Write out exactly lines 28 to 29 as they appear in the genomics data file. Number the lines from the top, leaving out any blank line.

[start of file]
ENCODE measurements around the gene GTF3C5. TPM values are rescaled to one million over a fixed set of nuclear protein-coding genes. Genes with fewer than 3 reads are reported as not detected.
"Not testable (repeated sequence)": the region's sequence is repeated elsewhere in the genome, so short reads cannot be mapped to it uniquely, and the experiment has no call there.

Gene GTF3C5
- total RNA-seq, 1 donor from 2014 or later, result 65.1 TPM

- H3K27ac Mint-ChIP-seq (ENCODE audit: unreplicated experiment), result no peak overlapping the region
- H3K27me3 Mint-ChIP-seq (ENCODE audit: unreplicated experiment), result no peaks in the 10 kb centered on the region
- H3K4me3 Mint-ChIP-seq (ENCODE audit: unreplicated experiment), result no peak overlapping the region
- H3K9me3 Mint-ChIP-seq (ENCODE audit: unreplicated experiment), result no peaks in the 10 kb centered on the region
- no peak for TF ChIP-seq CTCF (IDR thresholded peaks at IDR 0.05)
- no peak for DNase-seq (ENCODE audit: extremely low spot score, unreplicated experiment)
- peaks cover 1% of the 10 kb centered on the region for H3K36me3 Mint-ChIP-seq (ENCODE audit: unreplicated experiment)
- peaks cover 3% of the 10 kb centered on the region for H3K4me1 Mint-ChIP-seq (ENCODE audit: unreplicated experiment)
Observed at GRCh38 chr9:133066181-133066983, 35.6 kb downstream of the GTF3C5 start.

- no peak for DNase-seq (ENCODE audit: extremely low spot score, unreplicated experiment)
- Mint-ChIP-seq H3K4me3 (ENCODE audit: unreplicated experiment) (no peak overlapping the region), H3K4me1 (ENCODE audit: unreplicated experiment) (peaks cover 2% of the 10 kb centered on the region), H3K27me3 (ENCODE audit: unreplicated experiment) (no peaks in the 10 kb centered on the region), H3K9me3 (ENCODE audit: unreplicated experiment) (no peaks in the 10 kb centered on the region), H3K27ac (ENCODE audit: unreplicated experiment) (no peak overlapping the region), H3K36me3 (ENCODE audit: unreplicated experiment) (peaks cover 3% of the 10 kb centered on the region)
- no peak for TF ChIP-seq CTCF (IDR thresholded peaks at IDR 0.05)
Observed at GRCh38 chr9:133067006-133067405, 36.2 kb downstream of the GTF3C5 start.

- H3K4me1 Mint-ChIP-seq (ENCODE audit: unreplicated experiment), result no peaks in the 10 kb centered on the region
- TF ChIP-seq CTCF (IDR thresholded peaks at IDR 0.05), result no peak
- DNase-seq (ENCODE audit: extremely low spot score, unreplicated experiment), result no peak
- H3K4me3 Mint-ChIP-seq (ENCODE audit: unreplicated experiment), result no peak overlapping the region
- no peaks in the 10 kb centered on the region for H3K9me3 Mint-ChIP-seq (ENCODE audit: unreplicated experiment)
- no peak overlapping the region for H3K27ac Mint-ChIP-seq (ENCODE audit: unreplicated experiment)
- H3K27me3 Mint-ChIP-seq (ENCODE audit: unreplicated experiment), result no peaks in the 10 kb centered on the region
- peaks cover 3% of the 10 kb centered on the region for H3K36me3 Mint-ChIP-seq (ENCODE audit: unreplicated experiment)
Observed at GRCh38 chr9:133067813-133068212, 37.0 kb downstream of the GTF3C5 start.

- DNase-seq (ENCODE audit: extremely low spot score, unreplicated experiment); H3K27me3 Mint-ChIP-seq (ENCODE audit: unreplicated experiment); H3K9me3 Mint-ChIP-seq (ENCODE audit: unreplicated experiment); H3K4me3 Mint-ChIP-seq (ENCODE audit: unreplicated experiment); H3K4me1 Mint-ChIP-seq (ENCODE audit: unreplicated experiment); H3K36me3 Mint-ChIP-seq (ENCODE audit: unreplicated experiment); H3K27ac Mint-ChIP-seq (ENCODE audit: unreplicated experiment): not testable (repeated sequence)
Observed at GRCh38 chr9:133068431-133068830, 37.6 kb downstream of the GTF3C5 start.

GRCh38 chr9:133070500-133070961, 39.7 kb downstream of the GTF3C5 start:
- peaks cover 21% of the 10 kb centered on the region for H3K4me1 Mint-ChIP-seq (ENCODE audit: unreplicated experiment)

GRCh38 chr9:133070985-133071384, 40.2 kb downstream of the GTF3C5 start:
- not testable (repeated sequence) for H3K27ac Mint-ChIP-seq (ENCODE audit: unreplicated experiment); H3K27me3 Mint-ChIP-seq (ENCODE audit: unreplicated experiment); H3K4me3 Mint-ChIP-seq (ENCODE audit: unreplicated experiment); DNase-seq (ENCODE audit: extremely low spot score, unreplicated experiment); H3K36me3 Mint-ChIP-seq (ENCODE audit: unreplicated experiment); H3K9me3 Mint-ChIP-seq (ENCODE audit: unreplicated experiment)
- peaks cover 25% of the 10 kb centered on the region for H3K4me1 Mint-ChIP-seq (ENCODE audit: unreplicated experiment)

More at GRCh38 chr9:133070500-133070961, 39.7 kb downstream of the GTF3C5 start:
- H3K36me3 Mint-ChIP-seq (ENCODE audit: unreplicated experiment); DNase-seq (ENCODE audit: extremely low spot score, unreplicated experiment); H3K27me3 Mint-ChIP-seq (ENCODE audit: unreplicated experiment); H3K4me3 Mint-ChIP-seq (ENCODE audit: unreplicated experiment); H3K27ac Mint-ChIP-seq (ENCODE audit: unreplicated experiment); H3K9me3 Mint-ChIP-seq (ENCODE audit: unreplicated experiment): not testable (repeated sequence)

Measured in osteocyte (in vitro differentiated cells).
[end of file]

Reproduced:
Observed at GRCh38 chr9:133068431-133068830, 37.6 kb downstream of the GTF3C5 start.

GRCh38 chr9:133070500-133070961, 39.7 kb downstream of the GTF3C5 start: